The remarkable manuscript image of the wound man did not die with the medieval medical world that created it, finding a rich afterlife in the Renaissance and beyond.
With the adoption of new print technologies in the second half of the 15th century, European book production underwent a major shift from handwritten manuscripts to the printed page. One book in particular, a Latin treatise first published in Venice in 1491 known as the ‘Fasciculus medicinae’ (‘Little bundle of medicine’), was the first to translate the wound man into printed form.
The wound man still stands revealing his aggressive injuries, although certain elements have been refigured from their medieval German origins for the Italian Renaissance reader. The club hitting the side of his face has been transformed from a simple instrument into an elaborate mace. And rather than being a flat body floating in space, the figure stands firmly on the ground posed in an elegant, ‘s’-shaped stance, reminiscent of Italian painting and sculpture at the time.
The text of the surgical treatise which the wound man always accompanied in its initial manuscript iterations (see ‘Wound man Part 1’ ) also made the transition into print. It is included in all of the 25 or so editions of the ‘Fasciculus’, as are a series of floating text boxes around the figure which draw the reader’s attention to particular maladies and cures. The book as a whole was exceptionally popular, reprinted from Antwerp to Zaragoza, and translated into Italian, Spanish and Dutch. Several deluxe, hand-drawn versions of the printed treatise’s woodblock images were even added to manuscripts.
One such luxurious wound man copied from print into manuscript could perhaps be that found in a group of images bound into the back of a late medieval anatomical manuscript now in the Wellcome Library, MS. 290. This particularly artful figure is either drawn from the same model as the ‘Fasciculus’, or possibly stands as an interesting example in which technological progress was reversed: line drawings from the new technology of print could here have been converted and aesthetically amplified through colour and shading back into the old technology of hand-drawn manuscripts. If so, the process does not seem to have been without error. The wound man has lost many of his explanatory labels and his accompanying surgical text. Visual details, too, appear to have been lost in translation: a stone, which in the printed version strikes the top of the figure’s head, has been strangely refashioned into a miniature helmet.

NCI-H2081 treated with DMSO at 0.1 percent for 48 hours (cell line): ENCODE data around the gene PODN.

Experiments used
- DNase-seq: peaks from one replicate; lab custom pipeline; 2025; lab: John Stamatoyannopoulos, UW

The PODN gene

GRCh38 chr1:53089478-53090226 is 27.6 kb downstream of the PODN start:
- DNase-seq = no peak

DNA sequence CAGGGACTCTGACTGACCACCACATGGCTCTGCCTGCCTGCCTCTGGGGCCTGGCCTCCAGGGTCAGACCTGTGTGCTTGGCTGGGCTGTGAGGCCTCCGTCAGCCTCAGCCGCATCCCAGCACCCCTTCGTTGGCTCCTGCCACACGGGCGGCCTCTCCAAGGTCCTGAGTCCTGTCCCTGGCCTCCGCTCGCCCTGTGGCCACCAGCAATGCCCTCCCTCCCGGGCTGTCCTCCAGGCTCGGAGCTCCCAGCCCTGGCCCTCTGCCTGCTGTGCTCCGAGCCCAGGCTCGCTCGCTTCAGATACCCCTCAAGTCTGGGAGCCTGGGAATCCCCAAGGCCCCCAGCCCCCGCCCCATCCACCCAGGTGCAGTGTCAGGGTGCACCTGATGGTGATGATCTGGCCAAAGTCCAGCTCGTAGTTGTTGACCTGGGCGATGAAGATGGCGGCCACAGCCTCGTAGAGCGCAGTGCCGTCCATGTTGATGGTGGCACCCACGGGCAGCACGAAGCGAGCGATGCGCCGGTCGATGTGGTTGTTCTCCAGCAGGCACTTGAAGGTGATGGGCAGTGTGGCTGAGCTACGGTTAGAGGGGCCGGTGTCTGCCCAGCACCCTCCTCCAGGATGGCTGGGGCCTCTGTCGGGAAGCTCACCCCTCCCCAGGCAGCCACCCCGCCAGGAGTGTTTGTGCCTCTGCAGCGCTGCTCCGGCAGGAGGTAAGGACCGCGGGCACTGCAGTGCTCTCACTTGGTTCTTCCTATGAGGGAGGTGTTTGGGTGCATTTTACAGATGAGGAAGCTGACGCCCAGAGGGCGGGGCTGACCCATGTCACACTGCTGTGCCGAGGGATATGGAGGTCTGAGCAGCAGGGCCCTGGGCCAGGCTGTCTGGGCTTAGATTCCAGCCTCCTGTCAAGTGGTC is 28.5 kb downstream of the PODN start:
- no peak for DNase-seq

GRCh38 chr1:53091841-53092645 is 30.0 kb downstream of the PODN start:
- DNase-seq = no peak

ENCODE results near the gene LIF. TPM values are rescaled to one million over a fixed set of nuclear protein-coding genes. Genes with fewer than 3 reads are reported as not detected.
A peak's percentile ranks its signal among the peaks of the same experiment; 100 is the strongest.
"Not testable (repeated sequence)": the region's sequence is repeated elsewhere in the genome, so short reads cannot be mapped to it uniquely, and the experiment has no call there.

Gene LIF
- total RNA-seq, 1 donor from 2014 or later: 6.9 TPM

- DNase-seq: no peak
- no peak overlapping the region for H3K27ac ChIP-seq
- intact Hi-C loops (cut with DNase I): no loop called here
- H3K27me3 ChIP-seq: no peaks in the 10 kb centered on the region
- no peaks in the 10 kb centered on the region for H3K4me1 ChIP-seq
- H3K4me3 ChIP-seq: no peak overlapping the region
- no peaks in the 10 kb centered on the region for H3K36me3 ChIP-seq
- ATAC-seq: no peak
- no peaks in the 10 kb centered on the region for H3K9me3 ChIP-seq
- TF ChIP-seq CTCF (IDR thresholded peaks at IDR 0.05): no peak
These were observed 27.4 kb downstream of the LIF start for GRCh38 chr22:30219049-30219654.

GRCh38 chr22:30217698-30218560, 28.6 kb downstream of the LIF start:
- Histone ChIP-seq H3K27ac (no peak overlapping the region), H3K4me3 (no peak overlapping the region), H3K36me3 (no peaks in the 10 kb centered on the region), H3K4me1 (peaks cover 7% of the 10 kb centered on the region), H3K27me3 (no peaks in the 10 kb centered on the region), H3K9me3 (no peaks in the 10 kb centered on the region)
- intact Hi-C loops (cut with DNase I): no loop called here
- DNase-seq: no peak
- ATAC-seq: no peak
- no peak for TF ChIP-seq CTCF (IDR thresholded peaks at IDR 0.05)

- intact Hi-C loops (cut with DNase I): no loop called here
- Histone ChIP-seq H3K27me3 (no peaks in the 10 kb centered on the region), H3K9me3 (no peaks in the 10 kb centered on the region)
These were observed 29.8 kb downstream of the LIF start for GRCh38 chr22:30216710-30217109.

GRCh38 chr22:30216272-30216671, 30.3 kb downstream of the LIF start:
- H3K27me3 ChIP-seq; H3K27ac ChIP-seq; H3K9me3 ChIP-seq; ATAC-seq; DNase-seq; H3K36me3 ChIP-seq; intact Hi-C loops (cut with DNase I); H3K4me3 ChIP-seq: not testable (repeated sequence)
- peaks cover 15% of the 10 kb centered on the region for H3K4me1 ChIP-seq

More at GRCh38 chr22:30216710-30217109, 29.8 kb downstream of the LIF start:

Around the same time, the wound man was also appearing in German printed books, and his form was again being transfigured. In Strasbourg in 1497, he featured as a frontispiece to a book by the surgeon Hieronymus Brunschwig (d. c. 1512) entitled ‘Das buch der cirurgia’ (‘The book of surgery’). Although he still presents his graphic wounds, he is thinner and with longer hair, but most importantly he is not accompanied by any text at all. Instead of acting as a specific index to a surgical treatise, as he did in medieval manuscripts, here the wound man represents something much grander: he stands as an embodiment of the very craft of surgery, proudly displaying the grievous injuries that the owner of such a surgical book was qualified to treat.This visual strategy continued to be employed by a number of surgical writers in the 16th century, and the image of the wound man was adapted to fit the shifting needs of the profession. In 1517, for example, the German military surgeon Hans von Gersdorff (d. 1529) included the wound man in his ‘Feldbuch der Wundarznei’ (‘Fieldbook of surgery’), the first such image to incorporate a pair of cannonballs striking the figure’s wrist and shin. Even as late as 1678, the London surgeon John Browne’s ‘Compleat discourse of wounds’ included another new wound man, this time reworked into a dramatically vaulting neoclassical nude.
The constant invocation of the wound man in surgical treatises for over 300 years shows the capacity of this image instantly to bring the reader into the gruesome yet serious space of the surgical professional. But it also speaks to the ability of the wound man to capture the attention of any reader who stumbled across him. As his recent reappearance in the NBC TV series ‘Hannibal’ suggests, the morbid wonder he encapsulates still holds true for viewers today.
Chiara Benati, ‘Physical impairment in the first surgical handbooks printed in Germany’, Fifteenth-Century Studies, 35 (2010), 12–22.